Have your own books, papers, and photographs seen better days? Or do you simply wonder how you can best take care of these things so they last as long as they can? The New York Public Library can help!
The NYPL recently took part in the American Library Association's Preservation Week, a national event to draw attention to the importance of preserving and caring for cultural materials everywhere. The NYPL participated by hosting several programs, including a series of presentations for the public on caring for your own collections at home.
NYPL conservators presented Caring for your Home Photo and Paper-Based Collections, which provided tips and tricks to make your books, papers, and photos last. In case you missed the presentation, here are some of the top DOs and DON'Ts for caring for your home collections:
For Books and Paper Documents
- DO keep your books and documents in a stable, moderate environment. A good rule of thumb is that if you're comfortable, so are your books. Room temperature, around 70 degrees, and a moderate relative humidity, around 50%, is best. Try not to store your books or paper in attics (too hot) or basements (too moist). Too much heat or moisture can speed up deterioration or encourage mold growth.
- DO keep your books away from direct sunlight. Ultraviolet and visible light can speed up the deterioration of paper and cause fading or discoloration.
- DO clean your books regularly by dusting with a clean, dry, soft cloth. Simply hold the book closed and wipe the covers and edges. Vacuuming with a soft brush can also safely remove loose dust.
- DO shelve books upright, and support them with bookends so they won't slump. If you have oversize or large, heavy volumes that don't fit upright on the shelf, store them flat rather than on the spine or edges.
- DON'T put your bookshelves along exterior walls, where they may experience temperature and humidity changes. Try to place them along interior walls.
- DON'T use oil or leather dressing on your leather bindings. Contrary to previously held opinions, oil or leather dressing doesn't keep leather supple, and it can actually cause staining and other deterioration as the oil or dressing ages. Wiping with a soft, dry, clean cloth is best.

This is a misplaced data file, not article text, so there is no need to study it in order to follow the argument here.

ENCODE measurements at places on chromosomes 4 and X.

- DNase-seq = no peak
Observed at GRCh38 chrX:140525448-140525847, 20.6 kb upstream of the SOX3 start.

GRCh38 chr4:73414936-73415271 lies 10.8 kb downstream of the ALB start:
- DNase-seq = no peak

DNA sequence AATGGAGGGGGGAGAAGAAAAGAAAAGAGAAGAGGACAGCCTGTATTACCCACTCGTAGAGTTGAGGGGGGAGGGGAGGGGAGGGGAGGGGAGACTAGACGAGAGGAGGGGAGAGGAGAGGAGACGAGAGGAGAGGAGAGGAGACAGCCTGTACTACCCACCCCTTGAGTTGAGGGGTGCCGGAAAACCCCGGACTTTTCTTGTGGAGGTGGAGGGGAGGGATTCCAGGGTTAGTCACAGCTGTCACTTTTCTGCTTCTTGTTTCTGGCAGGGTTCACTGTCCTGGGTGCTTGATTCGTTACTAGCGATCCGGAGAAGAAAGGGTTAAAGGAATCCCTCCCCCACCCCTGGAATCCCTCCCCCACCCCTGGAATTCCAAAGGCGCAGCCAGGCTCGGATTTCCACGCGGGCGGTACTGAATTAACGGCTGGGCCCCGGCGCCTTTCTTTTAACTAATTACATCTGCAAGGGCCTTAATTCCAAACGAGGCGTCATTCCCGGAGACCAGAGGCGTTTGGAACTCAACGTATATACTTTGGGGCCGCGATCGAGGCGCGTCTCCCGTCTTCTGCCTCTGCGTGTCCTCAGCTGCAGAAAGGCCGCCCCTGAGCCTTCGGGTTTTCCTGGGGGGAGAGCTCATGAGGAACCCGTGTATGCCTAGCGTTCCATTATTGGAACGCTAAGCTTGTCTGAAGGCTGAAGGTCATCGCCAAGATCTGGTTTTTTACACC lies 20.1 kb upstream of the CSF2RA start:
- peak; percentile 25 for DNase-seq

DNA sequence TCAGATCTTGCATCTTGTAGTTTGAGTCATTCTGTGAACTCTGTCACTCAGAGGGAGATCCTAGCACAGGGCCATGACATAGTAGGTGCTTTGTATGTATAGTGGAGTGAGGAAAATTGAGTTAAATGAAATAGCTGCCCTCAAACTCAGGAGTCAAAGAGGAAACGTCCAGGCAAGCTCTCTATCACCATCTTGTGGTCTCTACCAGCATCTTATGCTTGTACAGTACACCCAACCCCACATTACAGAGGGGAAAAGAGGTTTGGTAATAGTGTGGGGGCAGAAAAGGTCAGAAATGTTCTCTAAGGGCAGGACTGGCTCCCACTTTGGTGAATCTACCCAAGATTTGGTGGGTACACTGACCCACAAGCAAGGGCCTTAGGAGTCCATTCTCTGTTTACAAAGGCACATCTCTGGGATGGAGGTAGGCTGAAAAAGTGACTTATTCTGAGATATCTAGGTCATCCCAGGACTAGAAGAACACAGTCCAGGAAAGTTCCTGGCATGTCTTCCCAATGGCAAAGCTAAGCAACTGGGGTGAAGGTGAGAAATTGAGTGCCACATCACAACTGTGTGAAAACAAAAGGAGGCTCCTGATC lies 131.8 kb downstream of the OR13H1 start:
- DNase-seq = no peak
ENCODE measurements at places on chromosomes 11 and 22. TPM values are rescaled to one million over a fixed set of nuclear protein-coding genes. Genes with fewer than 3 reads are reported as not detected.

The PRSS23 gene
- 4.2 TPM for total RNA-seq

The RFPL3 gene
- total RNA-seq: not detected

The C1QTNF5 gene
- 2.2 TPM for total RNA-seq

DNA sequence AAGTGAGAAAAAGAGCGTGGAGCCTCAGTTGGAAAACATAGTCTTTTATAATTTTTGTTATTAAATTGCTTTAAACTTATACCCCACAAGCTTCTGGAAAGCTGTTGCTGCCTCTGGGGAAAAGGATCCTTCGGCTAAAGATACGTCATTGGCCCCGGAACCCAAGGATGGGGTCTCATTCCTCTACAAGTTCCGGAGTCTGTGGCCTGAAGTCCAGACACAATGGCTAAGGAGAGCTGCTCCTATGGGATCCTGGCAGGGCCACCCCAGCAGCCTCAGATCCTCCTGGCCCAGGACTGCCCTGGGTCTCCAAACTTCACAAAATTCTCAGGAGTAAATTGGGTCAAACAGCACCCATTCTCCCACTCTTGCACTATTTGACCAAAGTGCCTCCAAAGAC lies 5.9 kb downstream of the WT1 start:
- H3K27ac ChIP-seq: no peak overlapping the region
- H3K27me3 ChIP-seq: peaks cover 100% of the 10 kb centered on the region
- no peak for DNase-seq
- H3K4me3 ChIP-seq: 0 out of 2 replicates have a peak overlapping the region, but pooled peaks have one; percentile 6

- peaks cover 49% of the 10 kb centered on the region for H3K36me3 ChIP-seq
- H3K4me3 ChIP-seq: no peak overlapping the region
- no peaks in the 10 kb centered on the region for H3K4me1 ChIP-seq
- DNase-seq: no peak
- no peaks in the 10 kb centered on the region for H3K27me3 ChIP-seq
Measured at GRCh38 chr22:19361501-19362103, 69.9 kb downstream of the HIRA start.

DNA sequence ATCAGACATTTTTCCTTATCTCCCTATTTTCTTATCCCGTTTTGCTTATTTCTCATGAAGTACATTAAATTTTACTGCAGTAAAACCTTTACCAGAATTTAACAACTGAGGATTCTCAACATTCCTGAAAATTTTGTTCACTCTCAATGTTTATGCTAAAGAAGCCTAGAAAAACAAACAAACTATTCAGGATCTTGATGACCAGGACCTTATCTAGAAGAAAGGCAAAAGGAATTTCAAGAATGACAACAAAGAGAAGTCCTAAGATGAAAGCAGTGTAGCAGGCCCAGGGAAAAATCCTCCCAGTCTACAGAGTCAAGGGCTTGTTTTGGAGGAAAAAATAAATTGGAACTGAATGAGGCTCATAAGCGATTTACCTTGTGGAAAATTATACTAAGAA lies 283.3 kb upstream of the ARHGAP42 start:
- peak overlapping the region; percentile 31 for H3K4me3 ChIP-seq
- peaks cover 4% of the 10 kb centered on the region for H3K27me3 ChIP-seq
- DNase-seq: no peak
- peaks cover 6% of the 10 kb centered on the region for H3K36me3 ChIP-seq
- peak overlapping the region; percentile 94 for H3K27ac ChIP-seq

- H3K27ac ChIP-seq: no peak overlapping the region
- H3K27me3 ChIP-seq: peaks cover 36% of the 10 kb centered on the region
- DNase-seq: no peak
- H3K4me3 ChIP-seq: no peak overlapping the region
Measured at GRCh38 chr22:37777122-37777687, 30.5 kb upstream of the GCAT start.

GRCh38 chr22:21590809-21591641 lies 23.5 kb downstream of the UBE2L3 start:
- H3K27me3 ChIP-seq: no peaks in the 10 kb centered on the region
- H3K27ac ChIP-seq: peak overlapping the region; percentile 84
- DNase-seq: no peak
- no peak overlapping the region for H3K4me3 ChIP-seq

- DON'T repair damaged covers or torn paper with pressure-sensitive adhesive tapes, i.e. "Scotch" tape. Often repairs done with even the best of intentions can cause worse damage over time.
- DO follow the same recommendations for books and papers above by keeping photos in a stable, moderate environment. Keeping original photographs in cooler, dryer, dark storage is even better.
- DO keep photographs in protective enclosures, like sleeves (made of polyester or polyethylene), acid-free boxes, or albums.
- DO make copies of photographs to share or display, protecting originals from excessive handling and light exposure.
- DO keep photographs in their original format. For older photographs, such as those on metal or glass, or mounted on cards, don't remove them from their cases or mounts.
- DON'T touch the surface of a photograph. Photographic emulsions are particularly fragile.
- DON'T handle a photograph without a protective enclosure, or around food, drinks, children, or pets.
- DON'T use tapes to repair photographs, or try to fix or clean them yourself.
Finally, DO consider hiring a qualified conservator to repair any of your important or valuable collections. A good resource is the American Institute for Conservation of Historic and Artistic Works (AIC). Their web page has excellent information about what to expect from a conservator and how to find one in your area.
If you missed the presentations, worry not! Preservation Week is an annual event, and the NYPL will make these public presentations again next Spring. In the meantime, watch for the next post from Preservation on caring for your media collections and digital files!